A TOURISM chief has slammed selfish daytrippers who travelled to beauty spots such as Loch Lomond - ignoring social distancing and trashing scenic areas.

Malcolm Roughead, chief executive of VisitScotland, laid into drunken louts who ignored the lockdown and left rubbish strewn on beaches, and others who ignored the five-mile rule central to phase one of Scotland's easing of restrictions to cause massive traffic jams.

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Beauty spots such as Loch Lomond, in Argyll and Bute, and Glencoe, Scottish Highlands, were mobbed with visitors who behaved 'terribly', making life miserable for locals.

Writing on his blog, Mr Roughead backed first minister Nicola Sturgeon's threat to entrench the five-mile rule in law, if it was not observed.

And he begged the public not to set the country back in the fight against coronavirus by behaving in a way which would fuel the spread of the killer bug.

Mr Roughhead said: “Scenes of rubbish strewn parks and beaches, drunken behaviour, traffic jams and very little thought about social distancing did not showcase the Scotland we want to live in and promote.

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“Everyone was told not to drive to beauty spots because no facilities were open, including toilets and car parks.

“So, people parked on verges and made life unpleasant for the local community - just what tourism didn’t need.

“We want tourism businesses to open up and the industry to get back to normal as soon as possible but we also don’t want to add to the number of people getting this disease.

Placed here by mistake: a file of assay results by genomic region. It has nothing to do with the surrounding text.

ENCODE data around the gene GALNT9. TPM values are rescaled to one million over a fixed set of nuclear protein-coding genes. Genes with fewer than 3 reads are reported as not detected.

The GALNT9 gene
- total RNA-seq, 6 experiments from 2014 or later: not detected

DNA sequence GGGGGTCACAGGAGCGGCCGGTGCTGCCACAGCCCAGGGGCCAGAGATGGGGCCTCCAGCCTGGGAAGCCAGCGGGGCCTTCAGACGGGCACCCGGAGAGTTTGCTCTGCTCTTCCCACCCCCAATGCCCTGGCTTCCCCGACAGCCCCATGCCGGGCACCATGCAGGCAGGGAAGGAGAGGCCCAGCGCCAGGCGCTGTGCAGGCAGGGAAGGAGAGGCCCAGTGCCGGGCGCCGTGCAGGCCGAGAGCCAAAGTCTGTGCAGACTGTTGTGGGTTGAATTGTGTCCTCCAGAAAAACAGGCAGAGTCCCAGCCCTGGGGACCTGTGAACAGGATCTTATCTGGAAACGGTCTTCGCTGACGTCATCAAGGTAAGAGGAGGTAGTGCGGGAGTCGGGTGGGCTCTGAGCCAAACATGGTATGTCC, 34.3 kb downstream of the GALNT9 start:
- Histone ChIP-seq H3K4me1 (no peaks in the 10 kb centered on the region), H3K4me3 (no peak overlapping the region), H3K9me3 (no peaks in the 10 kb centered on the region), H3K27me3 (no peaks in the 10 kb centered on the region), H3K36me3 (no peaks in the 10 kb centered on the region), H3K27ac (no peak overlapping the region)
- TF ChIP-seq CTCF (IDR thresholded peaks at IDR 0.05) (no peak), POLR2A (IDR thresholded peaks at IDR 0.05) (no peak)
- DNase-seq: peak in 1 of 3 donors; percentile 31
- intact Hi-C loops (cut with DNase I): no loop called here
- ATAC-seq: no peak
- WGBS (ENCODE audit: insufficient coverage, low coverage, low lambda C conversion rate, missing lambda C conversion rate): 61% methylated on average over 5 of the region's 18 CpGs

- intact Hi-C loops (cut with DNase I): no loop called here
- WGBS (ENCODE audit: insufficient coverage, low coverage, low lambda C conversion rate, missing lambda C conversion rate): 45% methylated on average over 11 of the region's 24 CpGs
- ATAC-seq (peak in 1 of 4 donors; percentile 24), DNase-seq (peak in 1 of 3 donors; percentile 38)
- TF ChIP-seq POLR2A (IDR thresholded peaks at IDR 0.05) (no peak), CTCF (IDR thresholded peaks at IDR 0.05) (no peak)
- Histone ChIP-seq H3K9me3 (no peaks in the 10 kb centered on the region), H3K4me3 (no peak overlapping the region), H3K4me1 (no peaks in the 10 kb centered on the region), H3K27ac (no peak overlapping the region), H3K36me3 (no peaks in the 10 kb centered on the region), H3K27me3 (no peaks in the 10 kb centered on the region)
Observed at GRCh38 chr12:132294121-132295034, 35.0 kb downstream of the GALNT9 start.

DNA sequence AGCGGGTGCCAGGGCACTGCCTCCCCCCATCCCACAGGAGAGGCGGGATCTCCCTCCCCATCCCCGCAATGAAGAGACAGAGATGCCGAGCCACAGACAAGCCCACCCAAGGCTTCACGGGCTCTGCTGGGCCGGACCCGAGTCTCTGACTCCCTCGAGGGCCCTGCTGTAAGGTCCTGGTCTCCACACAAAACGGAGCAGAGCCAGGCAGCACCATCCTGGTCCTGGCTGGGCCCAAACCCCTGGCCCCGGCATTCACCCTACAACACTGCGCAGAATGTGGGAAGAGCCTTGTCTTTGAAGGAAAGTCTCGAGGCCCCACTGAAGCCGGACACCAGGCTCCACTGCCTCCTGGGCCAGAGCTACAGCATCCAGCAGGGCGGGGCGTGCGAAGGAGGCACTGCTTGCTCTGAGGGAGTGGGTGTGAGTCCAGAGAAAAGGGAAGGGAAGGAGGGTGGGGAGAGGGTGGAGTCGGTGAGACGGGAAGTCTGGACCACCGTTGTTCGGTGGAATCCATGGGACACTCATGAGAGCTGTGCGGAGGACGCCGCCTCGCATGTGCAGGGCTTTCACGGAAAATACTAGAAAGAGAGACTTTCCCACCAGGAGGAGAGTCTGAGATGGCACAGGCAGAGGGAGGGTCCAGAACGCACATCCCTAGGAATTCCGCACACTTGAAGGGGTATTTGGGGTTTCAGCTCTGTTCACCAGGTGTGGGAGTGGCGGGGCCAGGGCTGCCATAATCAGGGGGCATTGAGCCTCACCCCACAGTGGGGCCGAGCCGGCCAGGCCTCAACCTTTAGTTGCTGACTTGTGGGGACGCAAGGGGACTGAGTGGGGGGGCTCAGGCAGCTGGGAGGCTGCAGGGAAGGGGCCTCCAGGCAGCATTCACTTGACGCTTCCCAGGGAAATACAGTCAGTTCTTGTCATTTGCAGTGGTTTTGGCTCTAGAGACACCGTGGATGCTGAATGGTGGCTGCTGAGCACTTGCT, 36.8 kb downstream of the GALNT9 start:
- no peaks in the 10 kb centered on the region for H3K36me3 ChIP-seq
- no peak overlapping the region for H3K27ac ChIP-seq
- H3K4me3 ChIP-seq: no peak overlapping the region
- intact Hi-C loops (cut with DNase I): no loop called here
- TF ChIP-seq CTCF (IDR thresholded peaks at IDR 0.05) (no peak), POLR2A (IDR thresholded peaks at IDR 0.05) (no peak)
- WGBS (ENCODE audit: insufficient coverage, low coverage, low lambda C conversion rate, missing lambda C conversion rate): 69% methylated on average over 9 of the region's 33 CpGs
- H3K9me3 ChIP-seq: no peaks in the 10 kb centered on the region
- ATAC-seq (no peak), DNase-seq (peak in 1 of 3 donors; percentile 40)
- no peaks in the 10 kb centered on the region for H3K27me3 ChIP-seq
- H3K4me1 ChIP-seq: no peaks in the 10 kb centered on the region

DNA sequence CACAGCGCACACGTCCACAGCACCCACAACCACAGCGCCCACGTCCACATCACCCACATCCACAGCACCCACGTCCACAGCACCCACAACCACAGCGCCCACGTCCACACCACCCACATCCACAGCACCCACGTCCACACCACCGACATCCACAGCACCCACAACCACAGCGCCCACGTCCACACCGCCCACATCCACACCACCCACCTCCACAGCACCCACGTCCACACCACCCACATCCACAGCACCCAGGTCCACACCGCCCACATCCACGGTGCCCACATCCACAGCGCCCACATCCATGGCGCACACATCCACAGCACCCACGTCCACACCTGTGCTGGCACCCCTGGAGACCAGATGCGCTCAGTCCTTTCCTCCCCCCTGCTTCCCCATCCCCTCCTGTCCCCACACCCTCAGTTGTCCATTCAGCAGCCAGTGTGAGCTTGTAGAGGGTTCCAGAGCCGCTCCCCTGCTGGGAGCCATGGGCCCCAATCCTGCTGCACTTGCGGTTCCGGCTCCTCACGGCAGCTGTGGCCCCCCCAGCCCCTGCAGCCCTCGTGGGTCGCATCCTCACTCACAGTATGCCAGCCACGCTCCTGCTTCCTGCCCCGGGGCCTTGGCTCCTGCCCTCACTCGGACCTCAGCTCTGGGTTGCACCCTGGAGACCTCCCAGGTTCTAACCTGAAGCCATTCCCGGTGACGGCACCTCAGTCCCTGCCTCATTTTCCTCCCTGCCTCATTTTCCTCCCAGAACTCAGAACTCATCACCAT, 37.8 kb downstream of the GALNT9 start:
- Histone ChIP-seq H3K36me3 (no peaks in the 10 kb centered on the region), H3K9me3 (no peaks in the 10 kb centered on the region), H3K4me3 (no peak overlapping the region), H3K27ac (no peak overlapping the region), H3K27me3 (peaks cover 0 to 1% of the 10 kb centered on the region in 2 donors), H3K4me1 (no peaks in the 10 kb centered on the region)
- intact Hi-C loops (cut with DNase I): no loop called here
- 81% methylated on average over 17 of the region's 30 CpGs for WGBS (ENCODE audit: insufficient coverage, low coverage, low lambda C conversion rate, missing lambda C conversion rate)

“It’s a real dilemma for the many tourism businesses devastated by lockdown who need to be able to open quickly to get some summer income.

“We keep asking for dates from the government to help us restart our lives, but the reality is that none of this will happen if we don’t continue to follow the science.

“This minority will continue to be a problem, but I did want to remind everyone that the visitor is not the enemy.

“It’s not just economic, taking a trip helps with people’s well-being and mental health and we’ll all need that after this lockdown ends.

“Tourism sustains many rural economies tackling issues like depopulation and brings entrepreneurial talent to life in Scotland.

“Without the tourism businesses, the florists, local craft shops or pubs would not thrive.

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“Communities will not welcome back visitors if people don’t understand that locals living in these towns and villages deserve to be treated with respect."

And Argyll and Bute Council, which had kept car parks and public toilets closed in a bid to deter visitors, reminded people that 'ignoring advice' would keep the country locked down for longer.

Robin Currie, convenor of roads and infrastructure, said: “It is disappointing that some people chose to ignore national advice and clearly travelled more than five miles to visit.

“We cannot be complacent whilst the risk of infection remains.

"The reckless actions of a few may impact us all.

“Ignoring advice to stay local will simply delay our recovery and have a further impact on the economy.

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“We understand that people are desperate to enjoy being outdoors but we still need to exercise caution and help protect our rural communities.

“Our car parks and toilets remain closed so please think very carefully before making a journey.

“Our local economy depends on the tourism industry and we are just as keen as everyone to welcome people back to the area, but only when it is safe.”